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I walked through the Public Market a couple of times this past week, both for some quick shopping and also for curiosity - more to rexamine its layout after the news went public that it is up for sale. As the rest of Portlanders now know (always the last to find these things out, but I asked a few months back) the PPM was owned and operated by the Libra Foundation, the benevolent philanthropic trust of the late Elizabeth Noyce (not Noyes as we saw written in a post a few weeks back and was a source of frustration trying to dig up info on it). The group was mentioned in hopes that it would purchase the market, when in fact they are the owners who are selling it. First group approaching was Whole Foods, who have passed with the rationale that it is too small for their needs. Not that I have been to more than two or three "Whole Paychecks" but I think this is marginal in that the market is quite large and there is a good portion that is unseen, consisting of the kitchens and storerooms of the various vendors (Maverick's, Foley, Scales).

After seven years of never turning a profit, the Libra group is determined to cast off the property and is not renewing leases or allowing new vendors. According to Kris Horton, add Stone Soup to the soon to be closed and vacant spots. The management group has offered the other side to Horton's, but will not budge on the lease policies and will not allow any heating or cooking equipment. Seriously, who are the members of this braintrust that make these decisions?

Evidently, business has been noticeably up since the news hit the street, likely due to local residents that are realizing it may (actually, will) be soon gone. I don't like the idea of not having a working market of any sort on the peninsula - but the large scale grocers along Marginal Way must be thrilled.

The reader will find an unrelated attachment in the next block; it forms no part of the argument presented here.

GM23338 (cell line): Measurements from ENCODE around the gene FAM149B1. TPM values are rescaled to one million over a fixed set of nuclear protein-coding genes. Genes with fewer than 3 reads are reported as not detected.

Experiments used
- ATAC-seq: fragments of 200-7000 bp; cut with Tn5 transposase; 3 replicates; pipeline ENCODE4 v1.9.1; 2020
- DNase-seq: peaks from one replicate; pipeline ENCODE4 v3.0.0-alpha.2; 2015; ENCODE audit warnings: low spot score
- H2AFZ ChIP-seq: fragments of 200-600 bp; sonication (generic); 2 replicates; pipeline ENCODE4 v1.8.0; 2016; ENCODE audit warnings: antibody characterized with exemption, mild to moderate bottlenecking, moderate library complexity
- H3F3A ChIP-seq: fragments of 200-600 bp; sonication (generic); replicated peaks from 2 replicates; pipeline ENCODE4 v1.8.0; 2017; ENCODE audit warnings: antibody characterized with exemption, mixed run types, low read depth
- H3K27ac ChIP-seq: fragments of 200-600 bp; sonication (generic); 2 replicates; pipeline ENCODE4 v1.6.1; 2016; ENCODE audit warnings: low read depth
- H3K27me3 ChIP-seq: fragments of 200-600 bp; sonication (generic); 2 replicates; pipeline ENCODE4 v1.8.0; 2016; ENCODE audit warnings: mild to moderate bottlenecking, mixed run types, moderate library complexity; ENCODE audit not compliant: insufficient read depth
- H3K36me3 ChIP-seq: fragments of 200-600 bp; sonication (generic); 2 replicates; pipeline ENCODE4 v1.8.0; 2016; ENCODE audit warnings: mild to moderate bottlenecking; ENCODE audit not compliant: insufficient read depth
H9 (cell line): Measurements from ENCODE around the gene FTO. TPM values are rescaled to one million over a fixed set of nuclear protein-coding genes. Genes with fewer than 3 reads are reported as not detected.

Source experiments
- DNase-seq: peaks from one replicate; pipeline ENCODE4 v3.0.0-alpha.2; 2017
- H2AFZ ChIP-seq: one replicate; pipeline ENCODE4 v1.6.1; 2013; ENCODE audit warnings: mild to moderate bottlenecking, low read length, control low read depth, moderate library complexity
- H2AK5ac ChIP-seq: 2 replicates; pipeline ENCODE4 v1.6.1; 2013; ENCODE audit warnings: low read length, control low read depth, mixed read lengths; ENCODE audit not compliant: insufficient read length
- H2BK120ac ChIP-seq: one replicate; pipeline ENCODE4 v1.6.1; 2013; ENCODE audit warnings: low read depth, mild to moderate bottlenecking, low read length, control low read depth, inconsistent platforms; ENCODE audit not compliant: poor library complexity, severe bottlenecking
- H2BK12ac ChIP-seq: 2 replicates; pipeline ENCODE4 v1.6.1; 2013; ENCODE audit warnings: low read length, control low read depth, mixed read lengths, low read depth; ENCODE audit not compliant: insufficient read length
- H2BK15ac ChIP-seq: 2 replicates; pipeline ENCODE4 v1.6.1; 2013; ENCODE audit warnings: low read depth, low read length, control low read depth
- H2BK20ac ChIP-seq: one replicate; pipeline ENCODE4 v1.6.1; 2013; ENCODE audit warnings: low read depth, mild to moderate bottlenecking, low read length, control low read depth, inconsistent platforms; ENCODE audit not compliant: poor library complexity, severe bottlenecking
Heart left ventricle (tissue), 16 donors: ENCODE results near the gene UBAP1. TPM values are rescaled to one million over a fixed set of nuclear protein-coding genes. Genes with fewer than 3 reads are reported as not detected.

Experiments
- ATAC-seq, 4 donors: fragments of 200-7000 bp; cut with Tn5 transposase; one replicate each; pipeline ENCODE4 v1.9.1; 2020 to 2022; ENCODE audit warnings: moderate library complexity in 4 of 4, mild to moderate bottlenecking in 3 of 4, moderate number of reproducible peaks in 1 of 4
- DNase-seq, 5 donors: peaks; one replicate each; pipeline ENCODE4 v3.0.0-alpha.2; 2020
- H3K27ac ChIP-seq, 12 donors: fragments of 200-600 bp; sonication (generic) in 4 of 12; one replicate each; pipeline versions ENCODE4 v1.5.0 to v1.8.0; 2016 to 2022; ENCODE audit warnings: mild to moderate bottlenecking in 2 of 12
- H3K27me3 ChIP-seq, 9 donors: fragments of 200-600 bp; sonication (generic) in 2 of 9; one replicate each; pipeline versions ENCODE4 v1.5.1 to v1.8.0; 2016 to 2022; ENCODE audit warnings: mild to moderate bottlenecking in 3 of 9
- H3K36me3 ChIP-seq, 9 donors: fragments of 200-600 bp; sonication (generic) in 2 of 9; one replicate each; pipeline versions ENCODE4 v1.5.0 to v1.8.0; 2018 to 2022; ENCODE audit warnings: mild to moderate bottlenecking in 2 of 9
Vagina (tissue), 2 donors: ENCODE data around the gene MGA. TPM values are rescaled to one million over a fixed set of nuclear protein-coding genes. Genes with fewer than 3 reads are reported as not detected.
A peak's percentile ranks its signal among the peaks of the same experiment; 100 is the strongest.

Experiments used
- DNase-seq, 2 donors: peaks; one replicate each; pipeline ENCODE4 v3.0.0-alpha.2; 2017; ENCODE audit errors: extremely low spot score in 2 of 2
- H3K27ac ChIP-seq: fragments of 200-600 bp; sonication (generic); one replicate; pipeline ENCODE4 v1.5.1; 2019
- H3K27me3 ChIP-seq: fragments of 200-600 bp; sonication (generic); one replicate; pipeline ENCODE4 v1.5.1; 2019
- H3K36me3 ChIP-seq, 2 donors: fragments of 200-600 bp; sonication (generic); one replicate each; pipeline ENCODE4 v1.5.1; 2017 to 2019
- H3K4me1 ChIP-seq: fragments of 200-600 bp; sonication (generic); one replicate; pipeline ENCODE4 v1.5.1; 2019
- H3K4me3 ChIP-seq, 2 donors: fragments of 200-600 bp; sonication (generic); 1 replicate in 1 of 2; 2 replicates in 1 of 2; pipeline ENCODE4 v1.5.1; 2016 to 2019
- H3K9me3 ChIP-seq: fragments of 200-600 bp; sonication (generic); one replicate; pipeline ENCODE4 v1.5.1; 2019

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Vendor stalls comprise some 17,000 square feet of floor space, including storage, prep areas, and coolers.

- from Portlandmarket.com

That's plenty big. I'd say that's larger than the Wild Oats space. Whole Foods blew it by not taking this deal especially since parking is built-in along with downtown's cash-rich lunch traffic.

This news is right up there with the Scotia Prince ferry bailing out of Portland-Yarmouth service last summer. :hmmm:

"I took the habit of asking Pierre to bring me whatever looks good today and he would bring out the most wonderful things," - bleudauvergne

foodblogs: Dining Downeast I - Dining Downeast II

Portland Food Map.com

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If that number on square footage is accurate, then the footprint of the PPM is larger enough, but it seems likely that it is just an excuse proffered up by the Whole Paycheck company. A couple of months back we heard that the Whole Grocer was purchased by them and would be operated until a full-sized store could be built and opened. Anyone know where this is slated to be going - I am guessing in the same general area but have not seen anything as far as a construction site. Also, anyone have more on the Trader Joes rumors?...

That article that was the first to mention the Libra Foundation to sell of its real estate holdings make its sound like it was a bittersweet decision. As far as the PPM goes, it has never turned a profit (mind you that the group is set up as a benevolent not for profit trust, one that hired a lawyer last year to re-examine and to be a consultant on turning it around. Maybe its me, but a lawyer who specializes in estate settlement may not be the right individual to affect change and revamp a market. Interesting sidenote, Libra also owns and operates Wolf Neck, which shockingly is not represented at the market that it also owns, but whose products are carried at Hannaford's. Is it just me, but does the Libra Foundation have its head up its ass with the operation and running of the soon to be defunct Portland Public Market? Sadly, its eventual sale will evict the few tenants that are performing admirably and are making a profit.